Petkova, Akbas, Boehmer, and Genc (2010) investigated the time-varying liquidity risk of value and growth stocks. They found value stocks are riskier when the market is in recession, while this is opposite for growth stocks. This study also showed that in a recessive market, small value stocks are more liquid than small growth stocks, and during the booming time the latter is more liquid than the former. Their research suggested that investors are keen to sell value stock intensively comparing with growth ones during the recession; such behaviors would influence value stocks illiquidity respectively.
Bali, Peng, Shen, and Tang (2014) found that illiquidity shock has a significant impact on asset prices. In particular, they showed that a positive illiquidity shock is associated with a lower future stock return up to six months and vice versa. This negative relation between illiquidity shocks and stock return also could not be explained by existing asset-pricing models. They proposed a behavioral explanation and argued that the illiquidity shock effect is more consistent with the reaction hypothesis. Chen and Wei (2017) examined market reactions to positive and negative illiquidity shocks separately. They found that negative illiquidity shocks generate return continuation while positive illiquidity shocks lead to initial return continuation, but quickly followed by a return reversal; the latter return pattern determines the duration of the total effect of illiquidity shocks. Further analysis shows that the under-reaction channel proxies with institutional ownership only work well in stocks with negative illiquidity shocks. In contrast, the illiquidity spiral channel proxies by short-term versus long-term institutional ownerships are strongly supported in stocks with positive illiquidity shocks. Pengcheng Song and Zhang (2019) showed significant and negative liquidity risk premium in period 3 (2007–2016), whether in subsamples or the full sample. In the full sample test, the liquidity risk premium display statistically significant and negative effect. In the subsample test, it also displayed the statistically significant and negative liquidity risk premium in period 3 and the full period. Namely, it always displays the negative liquidity risk premium, which demonstrates investors’ lack of concern about compensation for the liquidity risk they suffered, even paying a liquidity risk premium to buyers, to sell their stocks as soon as possible. In addition, they found significant and negative liquidity risk premium in period 3 (2012–2016) and the full period (2002–2016) of low- DY companies. The result also shows the liquidity and market factor model has more significant value, which performs better than liquidity and the Fama-French three-factor model.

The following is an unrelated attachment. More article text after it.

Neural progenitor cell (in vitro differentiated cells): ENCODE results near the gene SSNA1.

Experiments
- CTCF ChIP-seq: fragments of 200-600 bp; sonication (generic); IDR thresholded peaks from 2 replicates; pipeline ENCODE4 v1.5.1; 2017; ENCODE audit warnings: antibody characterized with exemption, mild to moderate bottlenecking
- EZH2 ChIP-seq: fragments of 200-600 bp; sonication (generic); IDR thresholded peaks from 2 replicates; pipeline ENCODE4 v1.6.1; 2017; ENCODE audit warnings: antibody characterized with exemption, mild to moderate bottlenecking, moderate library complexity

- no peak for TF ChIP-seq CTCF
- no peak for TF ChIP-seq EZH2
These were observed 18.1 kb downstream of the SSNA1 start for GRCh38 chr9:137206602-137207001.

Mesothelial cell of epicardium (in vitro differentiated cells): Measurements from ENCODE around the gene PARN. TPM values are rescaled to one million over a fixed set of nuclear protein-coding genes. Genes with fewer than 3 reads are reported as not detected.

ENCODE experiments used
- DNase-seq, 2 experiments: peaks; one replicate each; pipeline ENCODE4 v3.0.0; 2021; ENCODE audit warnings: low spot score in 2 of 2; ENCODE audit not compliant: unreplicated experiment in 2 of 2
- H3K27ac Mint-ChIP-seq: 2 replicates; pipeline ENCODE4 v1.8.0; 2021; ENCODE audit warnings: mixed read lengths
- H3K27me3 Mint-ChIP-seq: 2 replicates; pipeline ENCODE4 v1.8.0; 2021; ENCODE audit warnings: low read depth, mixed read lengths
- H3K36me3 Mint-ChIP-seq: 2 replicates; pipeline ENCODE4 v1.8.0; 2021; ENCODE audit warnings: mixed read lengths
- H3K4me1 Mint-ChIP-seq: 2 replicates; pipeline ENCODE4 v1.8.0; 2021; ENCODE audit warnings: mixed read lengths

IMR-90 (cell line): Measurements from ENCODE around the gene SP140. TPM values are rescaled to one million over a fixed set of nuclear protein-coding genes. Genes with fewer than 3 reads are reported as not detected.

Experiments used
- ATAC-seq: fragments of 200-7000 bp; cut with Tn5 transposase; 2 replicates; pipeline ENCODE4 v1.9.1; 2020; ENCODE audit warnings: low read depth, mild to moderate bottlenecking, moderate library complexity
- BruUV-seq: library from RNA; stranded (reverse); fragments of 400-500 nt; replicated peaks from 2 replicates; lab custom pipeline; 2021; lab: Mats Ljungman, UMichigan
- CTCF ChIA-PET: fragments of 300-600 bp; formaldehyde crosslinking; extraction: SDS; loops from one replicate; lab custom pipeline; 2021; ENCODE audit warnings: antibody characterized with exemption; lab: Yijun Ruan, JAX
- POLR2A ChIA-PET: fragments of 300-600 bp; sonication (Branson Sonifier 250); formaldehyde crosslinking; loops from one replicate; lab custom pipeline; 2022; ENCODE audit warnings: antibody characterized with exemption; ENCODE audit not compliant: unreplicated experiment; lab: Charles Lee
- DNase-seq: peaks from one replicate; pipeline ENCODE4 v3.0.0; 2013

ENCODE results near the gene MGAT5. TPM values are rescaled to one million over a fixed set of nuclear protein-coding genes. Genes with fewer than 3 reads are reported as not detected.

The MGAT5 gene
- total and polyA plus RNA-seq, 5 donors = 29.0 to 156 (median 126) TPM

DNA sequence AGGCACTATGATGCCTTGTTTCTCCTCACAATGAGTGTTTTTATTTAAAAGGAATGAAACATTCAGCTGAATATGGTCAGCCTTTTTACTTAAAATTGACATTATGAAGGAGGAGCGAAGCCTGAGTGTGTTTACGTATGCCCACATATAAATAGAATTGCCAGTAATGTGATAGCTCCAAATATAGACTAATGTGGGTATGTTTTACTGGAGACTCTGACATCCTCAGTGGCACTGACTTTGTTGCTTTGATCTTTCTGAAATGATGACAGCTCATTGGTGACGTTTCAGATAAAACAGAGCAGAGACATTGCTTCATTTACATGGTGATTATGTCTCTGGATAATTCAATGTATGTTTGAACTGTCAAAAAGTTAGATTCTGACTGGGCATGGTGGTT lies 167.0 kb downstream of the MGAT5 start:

Credit risk
The other kind of risk is credit risk. The probability of default in obligations is called credit risk (Damodaran, 2013). Credit risk could be quantified by credit rating. Credit rating is the assessment of timely payment of publishers’ financial obligations. In other words, this ranking is a statement about forecasting credit rating of an institution, a credit obligation, a debt statement, security, or a publisher itself. Credit rating is a relative measure for credit risk based on quantitative and qualitative analysis of various factors and variables (Murcia, Dal-Ri Murcia, Rover, Borba, 2014). Identifying indicators affecting credit risk becomes a significant issue; one of the success factors of credit decisions is the correct selection of effective credit risk indicators for an accurate and a complete evaluation.
A positive relationship is expected to exist between credit risk and expected return. However, uncertainty lies in credit risk and realized return relationship on the grounds that there is a negative relationship between credit risk and stock market return. That is, companies with a higher credit risk grade may own less return than those with the lower one (Bheenick & Brooks, 2015). Also, there is some, but not comprehensive, evidence for the existence of an asymmetric relationship between credit risk and return based on different criteria. For example, Freitas and Minardi (2013) studied whether credit rating downgrades and upgrades have a significant effect on the price of Latin American stocks. They analyzed stock market reactions to news of the four major markets of Latin America, including Argentina, Brazil, Chile and Mexico. Findings indicate that credit rating downgrades have a significant impact on the market responsiveness, while this effect is far lower in raising credit ratings.
Habib et al. (2015) investigated the impact of credit ratings on the stock return of 22 active banks ranked by the Pakistan Ranking Authority in the Karachi Stock Exchange. The results indicate that credit ratings do not have a significant effect on the abnormal return of banks. Also, the response of stock return to promotion and credit rating degradation was measured in this research. As a result, credit rating downgrade leads to a significant and positive response, and an upgrade of credit rating leads to an unnecessary negative response. Bissoondoyal, Bheenick and Brooks (2015) specifically examined the assessment of credit risk and return on equity in companies with high and low risks that are listed in the Australian and Japanese stock markets from January 1990 until June 2012. The results show that stock market return for companies with high and low credit qualities has a similar pattern in developed markets. Companies with higher credit ratings (low credit risk) have a higher return than low-rated companies, which should be more productive for more risk-taking investors.